A First Course in String Theory

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2.5 Constructing simple orbifolds

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The wikipedia page “Fundamental polygon”, specifically the subsection entitled “group generators”, has a serious mathematical error. You cannot derive a presentation for the fundamental group from the fundamental polygon using the side labels in the manner described on that page (and which you have copied), **unless** all of the vertices of the polygon are identified to the same point. In the picture you provided and which can be seen on that page, one opposite pair of vertices of the square is identified to one point on the sphere, the other opposite pair of vertices is identified to a different point on the sphere.

There is still a way to derive a presentation for the fundamental group from a fundamental polygon, but it is **not** the way described on the wikipedia page. In the sphere example of your question, you have to ignore one of the two letters , , keeping only the other letter. For example, ignoring and keeping , you get a presentation , which is a presentation of the trivial group. The way you tell which to ignore and which to keep is by taking the quotient of the boundary of the polygon which is a graph with vertices and edges, choosing a maximal tree in that graph, ignoring all edge labels in the maximal tree, and keeping all edge labels not in the maximal tree.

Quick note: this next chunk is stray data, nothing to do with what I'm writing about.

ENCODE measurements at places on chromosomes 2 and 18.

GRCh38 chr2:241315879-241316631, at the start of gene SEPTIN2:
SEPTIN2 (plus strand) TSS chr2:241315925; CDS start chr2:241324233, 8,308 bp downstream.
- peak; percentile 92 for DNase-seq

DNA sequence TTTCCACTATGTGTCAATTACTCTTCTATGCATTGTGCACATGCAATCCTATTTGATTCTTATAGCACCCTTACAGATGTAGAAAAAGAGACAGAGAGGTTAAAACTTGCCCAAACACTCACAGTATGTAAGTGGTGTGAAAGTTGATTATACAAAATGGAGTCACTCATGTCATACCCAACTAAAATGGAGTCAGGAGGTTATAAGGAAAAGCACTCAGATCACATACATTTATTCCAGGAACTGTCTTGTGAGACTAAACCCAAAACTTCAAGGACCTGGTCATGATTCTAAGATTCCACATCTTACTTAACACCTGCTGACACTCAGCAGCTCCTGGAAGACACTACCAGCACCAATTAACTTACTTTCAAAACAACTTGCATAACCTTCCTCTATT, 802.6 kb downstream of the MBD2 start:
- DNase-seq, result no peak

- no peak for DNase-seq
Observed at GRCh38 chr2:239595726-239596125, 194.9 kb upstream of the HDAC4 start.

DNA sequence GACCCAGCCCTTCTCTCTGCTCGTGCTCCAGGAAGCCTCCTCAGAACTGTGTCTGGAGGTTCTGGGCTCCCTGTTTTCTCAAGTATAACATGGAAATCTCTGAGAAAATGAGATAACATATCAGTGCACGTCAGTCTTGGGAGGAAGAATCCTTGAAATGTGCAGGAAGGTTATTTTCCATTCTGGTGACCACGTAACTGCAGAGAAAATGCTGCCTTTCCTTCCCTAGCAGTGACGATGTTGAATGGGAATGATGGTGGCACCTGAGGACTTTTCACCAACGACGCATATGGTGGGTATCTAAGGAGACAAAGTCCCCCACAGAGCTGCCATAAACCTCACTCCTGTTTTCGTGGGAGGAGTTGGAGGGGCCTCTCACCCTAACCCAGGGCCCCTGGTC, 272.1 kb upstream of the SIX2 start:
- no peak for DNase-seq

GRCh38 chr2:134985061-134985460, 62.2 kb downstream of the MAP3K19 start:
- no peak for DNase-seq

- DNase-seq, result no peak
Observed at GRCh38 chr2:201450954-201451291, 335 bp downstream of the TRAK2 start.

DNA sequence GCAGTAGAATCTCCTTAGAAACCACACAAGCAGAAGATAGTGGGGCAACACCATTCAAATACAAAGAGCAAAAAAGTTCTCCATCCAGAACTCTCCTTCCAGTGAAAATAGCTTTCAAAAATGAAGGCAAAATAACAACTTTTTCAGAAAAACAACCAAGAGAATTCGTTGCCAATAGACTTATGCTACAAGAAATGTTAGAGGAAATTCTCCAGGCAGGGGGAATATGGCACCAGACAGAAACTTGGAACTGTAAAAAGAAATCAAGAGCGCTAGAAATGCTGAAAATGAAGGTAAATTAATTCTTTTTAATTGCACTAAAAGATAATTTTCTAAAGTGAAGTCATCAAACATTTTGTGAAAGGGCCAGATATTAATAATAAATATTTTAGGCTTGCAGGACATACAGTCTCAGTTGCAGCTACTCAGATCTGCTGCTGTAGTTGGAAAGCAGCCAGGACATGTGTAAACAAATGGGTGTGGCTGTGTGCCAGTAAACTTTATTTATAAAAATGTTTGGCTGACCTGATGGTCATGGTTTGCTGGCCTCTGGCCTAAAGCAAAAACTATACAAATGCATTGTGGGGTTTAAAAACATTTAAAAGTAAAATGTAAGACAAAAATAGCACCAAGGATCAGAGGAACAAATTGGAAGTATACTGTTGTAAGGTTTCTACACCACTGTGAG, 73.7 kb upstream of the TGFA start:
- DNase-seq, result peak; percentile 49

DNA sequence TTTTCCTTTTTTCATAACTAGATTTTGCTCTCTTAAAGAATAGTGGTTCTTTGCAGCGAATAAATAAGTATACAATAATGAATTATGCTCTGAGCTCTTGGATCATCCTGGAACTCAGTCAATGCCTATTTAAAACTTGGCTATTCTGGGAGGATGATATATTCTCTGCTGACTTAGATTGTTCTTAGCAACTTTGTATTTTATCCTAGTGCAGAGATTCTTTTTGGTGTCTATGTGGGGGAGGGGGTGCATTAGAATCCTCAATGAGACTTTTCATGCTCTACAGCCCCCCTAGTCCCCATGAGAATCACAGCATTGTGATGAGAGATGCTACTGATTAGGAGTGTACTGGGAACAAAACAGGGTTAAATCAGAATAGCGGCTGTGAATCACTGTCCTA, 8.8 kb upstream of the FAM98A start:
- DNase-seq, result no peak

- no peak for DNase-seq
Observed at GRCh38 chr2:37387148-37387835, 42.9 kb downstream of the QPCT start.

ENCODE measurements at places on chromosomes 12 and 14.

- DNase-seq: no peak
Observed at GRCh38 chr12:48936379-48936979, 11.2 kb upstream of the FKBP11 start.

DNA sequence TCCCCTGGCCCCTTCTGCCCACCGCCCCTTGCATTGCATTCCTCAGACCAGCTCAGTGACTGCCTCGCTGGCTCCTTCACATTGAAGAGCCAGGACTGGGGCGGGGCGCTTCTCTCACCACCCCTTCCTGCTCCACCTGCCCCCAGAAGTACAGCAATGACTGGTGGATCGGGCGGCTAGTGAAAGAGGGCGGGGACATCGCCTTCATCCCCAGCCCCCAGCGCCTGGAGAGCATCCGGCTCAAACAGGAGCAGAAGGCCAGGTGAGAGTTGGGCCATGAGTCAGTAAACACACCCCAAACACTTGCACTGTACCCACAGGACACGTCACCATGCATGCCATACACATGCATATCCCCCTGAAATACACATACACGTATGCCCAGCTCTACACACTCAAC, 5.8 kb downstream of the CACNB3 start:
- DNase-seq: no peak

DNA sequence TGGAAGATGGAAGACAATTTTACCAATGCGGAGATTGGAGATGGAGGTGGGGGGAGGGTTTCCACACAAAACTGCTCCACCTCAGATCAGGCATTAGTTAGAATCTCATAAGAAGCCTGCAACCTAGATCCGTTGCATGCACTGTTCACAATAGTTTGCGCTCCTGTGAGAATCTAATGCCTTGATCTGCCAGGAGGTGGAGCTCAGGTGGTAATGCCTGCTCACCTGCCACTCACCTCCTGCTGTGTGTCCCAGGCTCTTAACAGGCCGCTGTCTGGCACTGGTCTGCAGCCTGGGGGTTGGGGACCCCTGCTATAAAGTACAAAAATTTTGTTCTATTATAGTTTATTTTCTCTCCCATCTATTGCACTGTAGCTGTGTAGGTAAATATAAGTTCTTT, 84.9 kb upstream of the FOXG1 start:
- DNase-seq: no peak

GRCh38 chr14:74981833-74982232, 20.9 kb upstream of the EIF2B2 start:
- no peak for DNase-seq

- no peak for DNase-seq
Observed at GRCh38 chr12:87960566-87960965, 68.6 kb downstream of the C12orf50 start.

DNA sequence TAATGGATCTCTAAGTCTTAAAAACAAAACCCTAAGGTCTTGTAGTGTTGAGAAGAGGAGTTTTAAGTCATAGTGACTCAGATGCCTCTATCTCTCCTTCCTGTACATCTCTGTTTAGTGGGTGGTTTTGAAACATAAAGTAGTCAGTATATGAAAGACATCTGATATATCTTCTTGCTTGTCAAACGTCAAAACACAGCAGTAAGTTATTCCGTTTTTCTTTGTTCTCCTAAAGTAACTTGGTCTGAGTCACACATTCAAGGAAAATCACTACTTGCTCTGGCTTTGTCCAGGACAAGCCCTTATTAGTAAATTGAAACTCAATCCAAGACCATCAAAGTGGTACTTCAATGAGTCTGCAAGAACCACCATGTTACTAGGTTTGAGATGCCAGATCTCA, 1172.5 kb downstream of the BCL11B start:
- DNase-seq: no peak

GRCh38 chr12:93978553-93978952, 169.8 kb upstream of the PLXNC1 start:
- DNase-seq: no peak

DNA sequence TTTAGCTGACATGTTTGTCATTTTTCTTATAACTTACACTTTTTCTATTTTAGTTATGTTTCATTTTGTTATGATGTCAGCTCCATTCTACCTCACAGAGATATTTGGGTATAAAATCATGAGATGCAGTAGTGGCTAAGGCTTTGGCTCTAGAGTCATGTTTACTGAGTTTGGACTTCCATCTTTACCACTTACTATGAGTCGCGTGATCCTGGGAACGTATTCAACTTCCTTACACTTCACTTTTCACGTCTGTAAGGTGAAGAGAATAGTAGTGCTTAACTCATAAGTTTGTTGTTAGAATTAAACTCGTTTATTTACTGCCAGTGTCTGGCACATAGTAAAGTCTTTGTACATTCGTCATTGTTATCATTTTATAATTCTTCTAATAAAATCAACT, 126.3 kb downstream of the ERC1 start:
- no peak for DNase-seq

On that wikipedia page, the Klein bottle and the torus examples are correct and you do not have to ignore any edge labels: all vertices are identified to a single point and the maximal tree is just a point. The sphere and the projective plane examples are incorrect: the four vertices are identified to two separate points, the maximal tree has one edge, and you have to ignore one edge label. The example of a hexagon fundamental domain for the torus is also incorrect: the six vertices are identified to two separate points, the maximal tree has one edge, and you have to ignore one edge label.

edited Jul 23 ’14 at 17:17

answered Jul 23 ’14 at 17:11

Lee Mosher

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yes, i thought that the fundamental polygon is this quotient space. – user159356 Jul 23 ’14 at 17:28

That’s backward: in your example, the sphere is the quotient space of the fundamental polygon, not the other way around. – Lee Mosher Jul 23 ’14 at 17:30

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